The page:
I thought I’d died and gone to heaven last month in New York. I didn’t, and it wasn’t. It was Eataly, the new Italian food Mecca on Fifth Avenue between 23rd and 24th streets. Top chef Mario Batali’s latest venture with Master Chef partner Joe Bastianich, his mother Lydia Mattichio Basianich, and Eataly Torino founder, Oscar Farinetti.

Jewels thinking she found heaven

After a morning roaming around the Matisse and the Modern Kitchen exhibitions at MoMA with my cousin Nancy, we b-lined it for Eataly to get a jump start on the lunchtime crowds. I can only describe the experience as a personal chef‘s version of “a kid let loose in a candy store,” a 50,000 square foot emporium of Italian delicacies.
Torturous temptation everywhere you turn

Tempted by the insanely beautiful desserts, I did my best to keep blinders on as I moved swiftly past the gelato bar at the entrance towards my second morning coffee fix, while Nancy headed straight for the chocolate shots. Best intentions foiled, she talked me into a tiny taste, I have to admit the silky smooth rich dark chocolate gliding over my tongue was definitely a fast shot to euphoria. Nancy’s face says it all!
Chocoholic Cousin (it runs in the family) Nancy Laner Nelson


Euphoric chocolate
Deciding which of the various restaurants to eat in was torturous. I wanted to sit in one place and try everything, but the Neapolitan pizza place is segregated from the Italian steakhouse, panini bar, and vegetable restaurant. The crowds were growing too thick to move back and forth between them. Then I spotted the fabulously fresh seafood, and bullied Nancy into making a reservation at the fish restaurant (not her first choice), while I shopped for an exquisite, yet easy dinner to take to my BFF’s apartment that evening.
Making buffalo mozzarella
The crux of good Italian food is based on the freshest of ingredients – buffalo mozzarella doesn’t get any fresher than this. I stood dumbfounded as I watched the guy make the cheese in front of me!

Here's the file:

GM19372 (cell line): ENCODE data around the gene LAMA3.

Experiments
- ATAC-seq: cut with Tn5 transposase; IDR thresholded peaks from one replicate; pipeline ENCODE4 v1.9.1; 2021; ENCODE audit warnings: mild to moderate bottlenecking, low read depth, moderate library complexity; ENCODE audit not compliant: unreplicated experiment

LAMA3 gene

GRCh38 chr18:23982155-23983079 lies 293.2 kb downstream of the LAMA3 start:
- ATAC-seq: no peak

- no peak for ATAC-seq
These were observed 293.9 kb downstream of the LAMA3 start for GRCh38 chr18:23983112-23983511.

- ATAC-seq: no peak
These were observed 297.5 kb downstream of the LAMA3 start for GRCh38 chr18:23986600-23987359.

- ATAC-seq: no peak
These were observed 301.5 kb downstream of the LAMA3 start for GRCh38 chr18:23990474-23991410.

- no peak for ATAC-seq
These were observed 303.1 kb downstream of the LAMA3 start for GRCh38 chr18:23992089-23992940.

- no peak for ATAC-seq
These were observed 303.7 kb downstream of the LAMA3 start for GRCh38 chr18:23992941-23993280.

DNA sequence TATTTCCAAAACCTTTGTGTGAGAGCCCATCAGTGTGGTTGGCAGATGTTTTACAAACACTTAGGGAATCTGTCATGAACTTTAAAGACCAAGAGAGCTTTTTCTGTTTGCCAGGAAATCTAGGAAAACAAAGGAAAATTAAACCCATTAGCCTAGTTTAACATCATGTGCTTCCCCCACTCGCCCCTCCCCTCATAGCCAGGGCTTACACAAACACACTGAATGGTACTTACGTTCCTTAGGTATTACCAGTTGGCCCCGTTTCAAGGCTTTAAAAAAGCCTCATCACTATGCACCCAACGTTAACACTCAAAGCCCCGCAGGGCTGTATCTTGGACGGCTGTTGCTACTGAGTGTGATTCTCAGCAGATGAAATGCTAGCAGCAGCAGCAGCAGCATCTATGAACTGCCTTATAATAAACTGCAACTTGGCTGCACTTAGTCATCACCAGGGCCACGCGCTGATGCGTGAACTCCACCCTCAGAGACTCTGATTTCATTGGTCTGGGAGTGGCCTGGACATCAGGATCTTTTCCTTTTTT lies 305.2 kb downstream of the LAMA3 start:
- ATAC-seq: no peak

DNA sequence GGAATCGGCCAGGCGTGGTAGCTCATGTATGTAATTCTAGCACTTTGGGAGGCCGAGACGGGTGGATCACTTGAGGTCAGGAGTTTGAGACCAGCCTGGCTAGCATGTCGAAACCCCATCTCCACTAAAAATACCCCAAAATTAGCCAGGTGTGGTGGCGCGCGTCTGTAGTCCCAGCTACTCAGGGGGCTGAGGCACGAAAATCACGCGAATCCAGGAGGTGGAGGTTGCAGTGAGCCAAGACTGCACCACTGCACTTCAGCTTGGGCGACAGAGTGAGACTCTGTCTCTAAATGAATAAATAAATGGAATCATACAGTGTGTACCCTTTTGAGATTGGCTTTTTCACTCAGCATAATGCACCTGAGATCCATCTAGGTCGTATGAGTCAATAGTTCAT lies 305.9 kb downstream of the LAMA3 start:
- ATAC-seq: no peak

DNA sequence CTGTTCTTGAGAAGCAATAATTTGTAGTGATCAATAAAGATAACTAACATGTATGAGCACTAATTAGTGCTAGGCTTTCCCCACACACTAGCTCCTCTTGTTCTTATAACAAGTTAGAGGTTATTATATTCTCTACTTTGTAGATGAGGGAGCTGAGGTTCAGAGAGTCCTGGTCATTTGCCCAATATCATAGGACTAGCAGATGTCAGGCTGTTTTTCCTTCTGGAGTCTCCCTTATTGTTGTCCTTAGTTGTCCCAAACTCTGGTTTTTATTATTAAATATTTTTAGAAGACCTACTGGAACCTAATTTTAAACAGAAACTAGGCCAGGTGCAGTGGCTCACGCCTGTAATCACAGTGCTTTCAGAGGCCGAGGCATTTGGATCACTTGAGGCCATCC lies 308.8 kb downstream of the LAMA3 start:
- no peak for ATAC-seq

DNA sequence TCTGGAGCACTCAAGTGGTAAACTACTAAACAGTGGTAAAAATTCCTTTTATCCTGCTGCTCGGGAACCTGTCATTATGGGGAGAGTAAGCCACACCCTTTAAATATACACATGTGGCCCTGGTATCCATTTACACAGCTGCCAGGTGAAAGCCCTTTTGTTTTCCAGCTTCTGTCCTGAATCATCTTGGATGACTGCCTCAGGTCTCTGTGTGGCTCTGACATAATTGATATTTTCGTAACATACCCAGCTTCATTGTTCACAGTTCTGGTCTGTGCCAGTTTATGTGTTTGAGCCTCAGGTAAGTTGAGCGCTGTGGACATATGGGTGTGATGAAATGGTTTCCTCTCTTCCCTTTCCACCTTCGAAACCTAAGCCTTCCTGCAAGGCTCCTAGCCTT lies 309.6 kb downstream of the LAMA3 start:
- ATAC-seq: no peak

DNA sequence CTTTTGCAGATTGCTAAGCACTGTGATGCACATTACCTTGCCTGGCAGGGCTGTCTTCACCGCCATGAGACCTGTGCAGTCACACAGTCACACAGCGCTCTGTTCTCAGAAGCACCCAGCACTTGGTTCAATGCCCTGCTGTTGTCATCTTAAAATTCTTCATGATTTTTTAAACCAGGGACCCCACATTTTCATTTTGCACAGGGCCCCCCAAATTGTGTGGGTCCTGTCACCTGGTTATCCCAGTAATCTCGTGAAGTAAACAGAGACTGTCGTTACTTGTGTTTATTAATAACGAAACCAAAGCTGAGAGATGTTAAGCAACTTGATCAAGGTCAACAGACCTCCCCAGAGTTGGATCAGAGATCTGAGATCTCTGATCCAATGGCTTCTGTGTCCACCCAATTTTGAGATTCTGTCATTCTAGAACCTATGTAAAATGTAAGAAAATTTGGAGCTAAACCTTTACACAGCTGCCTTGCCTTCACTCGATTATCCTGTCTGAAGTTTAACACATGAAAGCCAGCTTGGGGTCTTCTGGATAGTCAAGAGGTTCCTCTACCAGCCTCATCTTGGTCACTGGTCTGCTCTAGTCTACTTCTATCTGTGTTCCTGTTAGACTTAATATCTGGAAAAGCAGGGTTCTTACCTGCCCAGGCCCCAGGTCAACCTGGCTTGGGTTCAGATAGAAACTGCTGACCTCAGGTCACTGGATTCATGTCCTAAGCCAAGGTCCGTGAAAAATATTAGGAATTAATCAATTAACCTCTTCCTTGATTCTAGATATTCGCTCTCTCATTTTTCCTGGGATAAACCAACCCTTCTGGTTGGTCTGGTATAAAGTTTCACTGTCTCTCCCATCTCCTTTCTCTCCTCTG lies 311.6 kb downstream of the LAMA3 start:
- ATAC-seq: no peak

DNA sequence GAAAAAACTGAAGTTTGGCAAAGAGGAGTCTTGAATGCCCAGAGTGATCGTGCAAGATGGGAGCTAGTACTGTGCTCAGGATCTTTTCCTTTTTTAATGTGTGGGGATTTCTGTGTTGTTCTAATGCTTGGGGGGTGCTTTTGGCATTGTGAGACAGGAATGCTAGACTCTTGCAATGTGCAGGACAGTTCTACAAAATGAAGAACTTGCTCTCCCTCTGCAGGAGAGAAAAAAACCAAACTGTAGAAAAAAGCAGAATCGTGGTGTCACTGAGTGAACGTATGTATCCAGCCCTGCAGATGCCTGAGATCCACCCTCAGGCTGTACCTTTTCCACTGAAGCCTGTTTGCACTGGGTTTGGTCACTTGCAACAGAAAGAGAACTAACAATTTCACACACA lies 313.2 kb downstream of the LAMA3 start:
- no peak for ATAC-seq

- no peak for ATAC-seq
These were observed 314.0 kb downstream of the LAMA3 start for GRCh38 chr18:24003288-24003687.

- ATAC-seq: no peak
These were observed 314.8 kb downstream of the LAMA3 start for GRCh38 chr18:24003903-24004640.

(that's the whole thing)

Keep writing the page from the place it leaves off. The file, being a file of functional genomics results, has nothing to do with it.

Jewels at the prosciutto counter

The crusty ciabatta with fig was still warm from the wood oven it had just been baked in, and the Tuscan melons so fragrant I nearly swooned, so I ordered a half pound of prosciutto di San Danielle to go with it.

Selection of fresh pasta

Next I headed for some homemade tagliatelle, and after much deliberation, I opted for Mario Batali’s marinara sauce. What? It was my day off! It was every bit as good, if not better, than something I would whip up from scratch. Freshly grated Parmigiano Reggiano from the cheese section would finish the simple, yet delicious pasta off nicely. Toss together a lovely green salad, and dinner would be ready in a flash.
Il Pesce

I’d worked up quite an appetite by the time our table was ready, crunching through a few too many grissini as we waited for our fritto misto, and perfectly roasted Brussels sprouts to arrive. I distracted myself with taking pictures of the food the diners to my right had just been served. They probably thought I was perfectly certifiable, but I did ask politely before I snapped. Ever-so-pleasantly satisfied (thanks again for lunch cuz) I still had just enough room left for a scoop of pear gelato on the way out. It may not have been heaven, but it sure tasted like it.
Fritto Misto
Try Mario Batali’s fritto misto recipe on Food Network, or adapt my recipe for fried calamari to include shrimp and scallops. Fry in olive oil instead of vegetable oil to keep it more heart healthy. Garnish with chopped rosemary, and serve with lemon wedges.
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